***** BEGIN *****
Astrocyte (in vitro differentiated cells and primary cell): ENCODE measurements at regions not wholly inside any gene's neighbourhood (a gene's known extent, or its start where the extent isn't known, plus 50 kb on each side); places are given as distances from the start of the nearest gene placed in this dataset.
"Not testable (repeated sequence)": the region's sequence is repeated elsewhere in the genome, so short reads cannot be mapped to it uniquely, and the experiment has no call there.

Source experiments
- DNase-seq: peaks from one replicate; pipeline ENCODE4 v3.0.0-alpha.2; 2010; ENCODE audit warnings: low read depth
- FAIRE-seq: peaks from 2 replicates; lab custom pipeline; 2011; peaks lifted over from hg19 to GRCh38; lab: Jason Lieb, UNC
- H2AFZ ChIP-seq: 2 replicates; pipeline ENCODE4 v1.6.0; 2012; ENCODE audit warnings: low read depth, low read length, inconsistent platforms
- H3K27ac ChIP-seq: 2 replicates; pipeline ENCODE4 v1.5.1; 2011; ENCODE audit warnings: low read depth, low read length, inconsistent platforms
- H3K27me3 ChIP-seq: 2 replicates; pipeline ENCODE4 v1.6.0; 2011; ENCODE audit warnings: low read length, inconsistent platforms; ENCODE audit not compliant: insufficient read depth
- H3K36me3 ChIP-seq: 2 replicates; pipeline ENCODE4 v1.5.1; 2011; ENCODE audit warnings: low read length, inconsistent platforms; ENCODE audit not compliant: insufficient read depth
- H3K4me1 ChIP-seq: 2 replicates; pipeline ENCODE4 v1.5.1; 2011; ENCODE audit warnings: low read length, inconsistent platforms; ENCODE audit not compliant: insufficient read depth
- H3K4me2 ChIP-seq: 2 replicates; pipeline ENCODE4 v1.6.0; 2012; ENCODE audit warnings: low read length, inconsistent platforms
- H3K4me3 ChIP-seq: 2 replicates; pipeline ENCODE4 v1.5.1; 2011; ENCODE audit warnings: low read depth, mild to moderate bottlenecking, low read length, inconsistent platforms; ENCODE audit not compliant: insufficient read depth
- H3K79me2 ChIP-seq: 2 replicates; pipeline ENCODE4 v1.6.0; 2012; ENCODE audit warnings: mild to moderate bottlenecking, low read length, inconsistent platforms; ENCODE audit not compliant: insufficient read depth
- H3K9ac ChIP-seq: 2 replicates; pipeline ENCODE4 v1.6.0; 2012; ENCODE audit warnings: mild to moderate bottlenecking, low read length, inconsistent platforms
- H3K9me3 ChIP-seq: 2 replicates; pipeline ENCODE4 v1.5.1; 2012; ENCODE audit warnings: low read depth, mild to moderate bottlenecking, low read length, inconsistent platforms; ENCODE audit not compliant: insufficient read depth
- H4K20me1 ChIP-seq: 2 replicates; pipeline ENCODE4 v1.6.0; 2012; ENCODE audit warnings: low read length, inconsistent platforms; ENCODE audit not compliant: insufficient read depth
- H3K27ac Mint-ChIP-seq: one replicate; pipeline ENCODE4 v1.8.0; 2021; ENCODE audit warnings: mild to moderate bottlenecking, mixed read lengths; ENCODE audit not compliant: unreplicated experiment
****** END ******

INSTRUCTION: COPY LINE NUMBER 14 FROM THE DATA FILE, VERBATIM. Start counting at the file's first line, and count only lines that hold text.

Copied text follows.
- H3K9ac ChIP-seq: 2 replicates; pipeline ENCODE4 v1.6.0; 2012; ENCODE audit warnings: mild to moderate bottlenecking, low read length, inconsistent platforms